Food entrepreneurs may sell home-baked goods in Wisconsin, thanks to a successful lawsuit from the Institute for Justice on behalf of three farmers. The case, filed against the Wisconsin Department of Agriculture on Jan. 13, 2016, asked the court to allow home bakers to sell their products directly to their friends, neighbors and other consumers. On May 31, 2017, a Wisconsin trial court agreed with the Institute for Justice and declared a statewide ban on home-baked goods unconstitutional. On Oct. 2, 2017, the judge clarified that the ruling protected all home bakers, not just the three farmers mentioned in the lawsuit. Read more about the Wisconsin homemade food victory…
Wisconsin cottage food laws
Many states regulate “cottage food,” meaning food made in a home kitchen for sale. Prior to the Institute for Justice victory, food producers could sell homemade canned goods. But the state made it illegal to sell even one cookie without first obtaining a license and spending tens of thousands of dollars to rent or build a commercial–grade kitchen, which had to be in a separate room or building from one’s home kitchen. Anyone who violated the law and sold baked goods made in their home kitchen risked fines of up to $1,000 or six months in jail. Now, home Wisconsin home bakers are free to sell safe, delicious baked goods that do not require refrigeration directly to consumers. Forrager Cottage Food Community provides additional details about Wisconsin cottage food rules…
Wisconsin cottage food facts
Myths about cottage food abound. Here are the facts:
- Cottage food is safe. Critics who talk about the risk of food-borne illness give hypothetical examples of what could go wrong because real-world cases are rare or nonexistent. As the trial court found, Wisconsin’s home-baked food ban had nothing to do with safety. The uncontested evidence showed there was no health risk from improperly baked goods.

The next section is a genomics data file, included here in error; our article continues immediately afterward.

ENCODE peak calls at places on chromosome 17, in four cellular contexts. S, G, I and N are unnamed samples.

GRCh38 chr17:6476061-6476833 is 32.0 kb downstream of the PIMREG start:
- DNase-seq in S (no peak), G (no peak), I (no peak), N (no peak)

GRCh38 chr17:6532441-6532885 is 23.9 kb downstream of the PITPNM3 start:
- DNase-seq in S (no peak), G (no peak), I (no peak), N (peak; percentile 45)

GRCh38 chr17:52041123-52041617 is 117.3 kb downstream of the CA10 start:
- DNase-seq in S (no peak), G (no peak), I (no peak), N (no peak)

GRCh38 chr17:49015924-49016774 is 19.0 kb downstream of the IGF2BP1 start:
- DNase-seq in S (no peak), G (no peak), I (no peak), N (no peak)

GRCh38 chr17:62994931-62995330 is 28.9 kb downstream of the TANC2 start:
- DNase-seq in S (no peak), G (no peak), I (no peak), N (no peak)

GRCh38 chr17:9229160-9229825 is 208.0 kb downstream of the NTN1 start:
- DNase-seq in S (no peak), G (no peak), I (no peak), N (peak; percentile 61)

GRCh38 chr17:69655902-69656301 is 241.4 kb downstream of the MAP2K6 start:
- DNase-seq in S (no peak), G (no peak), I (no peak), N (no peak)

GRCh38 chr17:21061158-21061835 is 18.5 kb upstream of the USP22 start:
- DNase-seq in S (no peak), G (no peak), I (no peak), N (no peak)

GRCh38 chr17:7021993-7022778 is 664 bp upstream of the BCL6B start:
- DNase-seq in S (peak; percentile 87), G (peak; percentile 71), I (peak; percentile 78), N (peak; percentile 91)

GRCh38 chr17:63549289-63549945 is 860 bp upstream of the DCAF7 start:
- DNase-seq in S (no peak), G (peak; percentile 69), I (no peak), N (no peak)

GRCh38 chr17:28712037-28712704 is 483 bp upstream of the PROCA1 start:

- Cottage food is local. When neighbors trade with neighbors, money stays in the local economy.
- Cottage food is transparent. People who buy from a cottage food producer know what they get. If they have questions about ingredients, sourcing or safety, they can ask.
- Cottage food creates jobs. Many homemade food producers use their income to provide for their families. Others seek a secondary or supplemental income.
- Cottage food empowers women. IJ cottage food research shows that most cottage food producers are women, and many live in rural areas with limited economic opportunity.
- Cottage food expands consumer choice. Some stores simply don’t sell what you want. This is especially true if you have a gluten-free, peanut-free, halal, kosher or vegan diet. Cottage food fills market gaps, giving consumers more options.
Wisconsin cottage food resources
As part of its Food Freedom Initiative, the Institute for Justice provides a variety of resources for home bakers and other food entrepreneurs. These include:
- Model Food Freedom Act from the Institute for Justice guides activism efforts at state capitols nationwide.
- Flour Power: How Cottage Food Entrepreneurs Are Using Their Home Kitchens to Become Their Own Bosses surveys 775 cottage food producers in 22 states about what their businesses mean to them.
- Ready to Roll highlights nine lessons from the Institute for Justice’s cottage food victory in Wisconsin.
- The Attack on Food Freedom examines the impact of regulations on farmers, chefs, artisans, restaurateurs, food truck operators and others.
Tell your Wisconsin story
Is government violating your homemade food freedom in Wisconsin? Do you have a potential case for IJ? Get started here…
Support Wisconsin legislation
Help expand cottage food laws in Wisconsin by teaming with the Institute for Justice. Send an email with your name, background information and availability to get started…
Defending homemade food freedom nationwide
People have a right to earn an honest living without arbitrary and excessive government interference. Since 2013, the Institute for Justice has defended home bakers and chefs as part of its Food Freedom Initiative. Read about IJ’s nationwide food freedom advocacy…
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All information, content, and materials available on this site are for general informational purposes only and does not constitute legal advice. Statutes, regulations, and processes are subject to change at any time, and specific facts and circumstances could alter how they are applied. If you have questions about the regulation of cottage foods in your jurisdiction, we recommend consulting a lawyer who can help you navigate the process.